Speaker 3: 14:28 That's interesting. I appreciate that. I know I've been going back and forth myself. I my times becoming, I'm getting smaller amounts of time these days to do podcasts and yet at the same time I'm still trying to provide a lot of content and so I'm starting to intersperse now some of my own thoughts just to be able to do it at whatever time of day I want and that's freed up. That's free things up for me and I've appreciated that. I don't know if my listeners like that or not. We'll see as the downloads, uh, whether they prefer me or my guest, but the other thing I've seen and I think you made mention of it and it sounded, I really appreciate it and that is especially in a B to b type of environment. The great thing about the relationships there, I was talking with Markus Maura, exactly how a podcast we just did.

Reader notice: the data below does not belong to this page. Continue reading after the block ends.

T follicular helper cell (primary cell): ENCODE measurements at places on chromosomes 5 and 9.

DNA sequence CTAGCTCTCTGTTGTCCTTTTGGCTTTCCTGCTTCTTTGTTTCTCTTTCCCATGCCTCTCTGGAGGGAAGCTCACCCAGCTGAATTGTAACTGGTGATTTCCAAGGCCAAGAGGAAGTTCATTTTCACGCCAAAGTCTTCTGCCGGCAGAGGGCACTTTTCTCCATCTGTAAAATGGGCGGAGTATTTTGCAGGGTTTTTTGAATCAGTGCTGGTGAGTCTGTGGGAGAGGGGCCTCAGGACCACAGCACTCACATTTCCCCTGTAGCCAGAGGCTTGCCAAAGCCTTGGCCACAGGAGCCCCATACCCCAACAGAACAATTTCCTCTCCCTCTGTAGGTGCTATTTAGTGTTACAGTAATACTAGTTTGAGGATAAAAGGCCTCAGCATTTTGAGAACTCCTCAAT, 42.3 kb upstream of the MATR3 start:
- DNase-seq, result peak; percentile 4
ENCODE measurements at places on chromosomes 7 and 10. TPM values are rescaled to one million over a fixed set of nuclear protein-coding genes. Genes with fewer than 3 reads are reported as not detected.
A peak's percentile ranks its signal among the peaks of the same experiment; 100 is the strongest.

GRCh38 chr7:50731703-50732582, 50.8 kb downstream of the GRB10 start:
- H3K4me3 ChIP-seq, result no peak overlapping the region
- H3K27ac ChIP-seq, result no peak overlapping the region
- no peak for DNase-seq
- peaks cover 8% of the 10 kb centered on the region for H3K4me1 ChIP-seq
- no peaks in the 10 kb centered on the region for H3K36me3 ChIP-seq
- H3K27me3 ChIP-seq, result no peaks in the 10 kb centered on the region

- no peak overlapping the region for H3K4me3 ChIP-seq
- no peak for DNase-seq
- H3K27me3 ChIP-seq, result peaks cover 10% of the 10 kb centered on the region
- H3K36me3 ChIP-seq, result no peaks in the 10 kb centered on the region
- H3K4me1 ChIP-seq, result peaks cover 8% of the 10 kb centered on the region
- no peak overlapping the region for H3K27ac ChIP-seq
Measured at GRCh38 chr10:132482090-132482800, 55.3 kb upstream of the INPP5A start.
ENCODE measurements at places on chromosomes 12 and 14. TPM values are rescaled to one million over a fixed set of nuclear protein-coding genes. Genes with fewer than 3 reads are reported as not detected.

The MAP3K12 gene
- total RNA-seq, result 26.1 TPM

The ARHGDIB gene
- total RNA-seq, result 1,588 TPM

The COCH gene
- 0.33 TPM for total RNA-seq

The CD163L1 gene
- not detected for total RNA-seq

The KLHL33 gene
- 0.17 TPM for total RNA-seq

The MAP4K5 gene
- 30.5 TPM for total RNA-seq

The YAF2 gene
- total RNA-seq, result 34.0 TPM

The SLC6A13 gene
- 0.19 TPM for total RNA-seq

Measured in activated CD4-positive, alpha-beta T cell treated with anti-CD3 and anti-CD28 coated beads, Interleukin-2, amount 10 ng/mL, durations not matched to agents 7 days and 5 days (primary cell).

Speaker 3: 15:15 And he's a guy who basically he has, he's done, you know, 40, $50,000,000 now and this whole business is selling franchises in assisted living for a senior type of, of care. And it was interesting. He goes, you know, Dave, I don't know if I should do a podcast or not, and I'm like, man, if I were you, because he targets is really, really specific as far as his prospects that he wants there typically people in the medical field, but typically people who are currently working as a pharmaceutical representative and these are guys who were driving around, they got a ton of time. They're probably listening to podcasts and so it'd be really easy for him just to bring on his success stories and they're gonna be excited to share it and they're going to share it and typically they're going to share it with their other people who were the same place. Thank you. From pharmaceutical reps and so it's been interesting to see, as you mentioned there, the relationships that are created and the ability to share those because everyone loves to brag about I was on a podcast or I was on this or something like that, so I think that's super critical. As we. I want to talk to you real. Go ahead yet some middles.